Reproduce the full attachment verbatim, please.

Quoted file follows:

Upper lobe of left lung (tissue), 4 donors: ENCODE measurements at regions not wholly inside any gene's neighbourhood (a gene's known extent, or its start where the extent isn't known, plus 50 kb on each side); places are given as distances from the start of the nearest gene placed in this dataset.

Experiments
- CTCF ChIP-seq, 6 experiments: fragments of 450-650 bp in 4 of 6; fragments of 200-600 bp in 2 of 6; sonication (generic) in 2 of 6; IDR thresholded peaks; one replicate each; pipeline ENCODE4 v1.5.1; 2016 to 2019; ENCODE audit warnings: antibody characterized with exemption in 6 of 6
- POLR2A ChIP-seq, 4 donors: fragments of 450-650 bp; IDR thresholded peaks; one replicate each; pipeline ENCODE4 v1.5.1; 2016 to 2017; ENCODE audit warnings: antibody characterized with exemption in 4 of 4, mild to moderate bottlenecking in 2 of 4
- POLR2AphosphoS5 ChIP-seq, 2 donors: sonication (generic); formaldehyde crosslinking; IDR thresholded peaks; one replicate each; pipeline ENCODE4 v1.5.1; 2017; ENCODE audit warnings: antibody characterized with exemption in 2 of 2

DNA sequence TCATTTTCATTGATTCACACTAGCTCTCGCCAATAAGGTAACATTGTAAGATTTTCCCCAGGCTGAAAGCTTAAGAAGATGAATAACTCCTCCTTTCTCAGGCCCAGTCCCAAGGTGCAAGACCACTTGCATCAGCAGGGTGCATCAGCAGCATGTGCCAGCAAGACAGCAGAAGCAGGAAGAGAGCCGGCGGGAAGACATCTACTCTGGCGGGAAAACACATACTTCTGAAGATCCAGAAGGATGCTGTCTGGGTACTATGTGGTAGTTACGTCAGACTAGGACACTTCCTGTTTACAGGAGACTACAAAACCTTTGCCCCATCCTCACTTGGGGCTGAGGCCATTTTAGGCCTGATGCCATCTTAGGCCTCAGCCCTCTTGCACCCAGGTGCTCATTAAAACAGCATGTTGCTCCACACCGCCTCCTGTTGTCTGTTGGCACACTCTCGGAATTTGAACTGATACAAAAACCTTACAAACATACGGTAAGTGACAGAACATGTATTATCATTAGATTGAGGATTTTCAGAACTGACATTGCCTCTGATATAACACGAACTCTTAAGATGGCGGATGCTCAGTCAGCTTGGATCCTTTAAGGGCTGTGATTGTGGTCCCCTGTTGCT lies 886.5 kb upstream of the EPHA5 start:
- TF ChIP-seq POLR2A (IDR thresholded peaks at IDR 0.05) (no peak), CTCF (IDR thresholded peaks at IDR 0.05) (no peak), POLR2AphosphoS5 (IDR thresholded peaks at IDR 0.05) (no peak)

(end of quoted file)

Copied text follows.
Upper lobe of left lung (tissue), 4 donors: ENCODE measurements at regions not wholly inside any gene's neighbourhood (a gene's known extent, or its start where the extent isn't known, plus 50 kb on each side); places are given as distances from the start of the nearest gene placed in this dataset.

Experiments
- CTCF ChIP-seq, 6 experiments: fragments of 450-650 bp in 4 of 6; fragments of 200-600 bp in 2 of 6; sonication (generic) in 2 of 6; IDR thresholded peaks; one replicate each; pipeline ENCODE4 v1.5.1; 2016 to 2019; ENCODE audit warnings: antibody characterized with exemption in 6 of 6
- POLR2A ChIP-seq, 4 donors: fragments of 450-650 bp; IDR thresholded peaks; one replicate each; pipeline ENCODE4 v1.5.1; 2016 to 2017; ENCODE audit warnings: antibody characterized with exemption in 4 of 4, mild to moderate bottlenecking in 2 of 4
- POLR2AphosphoS5 ChIP-seq, 2 donors: sonication (generic); formaldehyde crosslinking; IDR thresholded peaks; one replicate each; pipeline ENCODE4 v1.5.1; 2017; ENCODE audit warnings: antibody characterized with exemption in 2 of 2

DNA sequence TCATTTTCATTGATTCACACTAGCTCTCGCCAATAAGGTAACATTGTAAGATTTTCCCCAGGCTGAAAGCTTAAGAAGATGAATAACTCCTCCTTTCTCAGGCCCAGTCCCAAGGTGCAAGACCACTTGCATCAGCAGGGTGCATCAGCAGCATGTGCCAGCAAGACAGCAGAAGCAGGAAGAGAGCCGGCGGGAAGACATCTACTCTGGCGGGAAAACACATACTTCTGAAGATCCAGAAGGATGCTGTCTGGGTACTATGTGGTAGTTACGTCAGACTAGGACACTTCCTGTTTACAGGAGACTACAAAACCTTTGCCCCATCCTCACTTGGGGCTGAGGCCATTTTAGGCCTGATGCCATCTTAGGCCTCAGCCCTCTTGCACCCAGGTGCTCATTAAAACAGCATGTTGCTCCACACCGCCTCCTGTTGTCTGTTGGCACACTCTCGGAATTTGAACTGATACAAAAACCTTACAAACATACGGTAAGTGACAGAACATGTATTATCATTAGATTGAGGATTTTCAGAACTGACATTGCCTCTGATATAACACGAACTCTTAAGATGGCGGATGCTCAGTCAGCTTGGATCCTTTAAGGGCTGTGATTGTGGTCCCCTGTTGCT lies 886.5 kb upstream of the EPHA5 start:
- TF ChIP-seq POLR2A (IDR thresholded peaks at IDR 0.05) (no peak), CTCF (IDR thresholded peaks at IDR 0.05) (no peak), POLR2AphosphoS5 (IDR thresholded peaks at IDR 0.05) (no peak)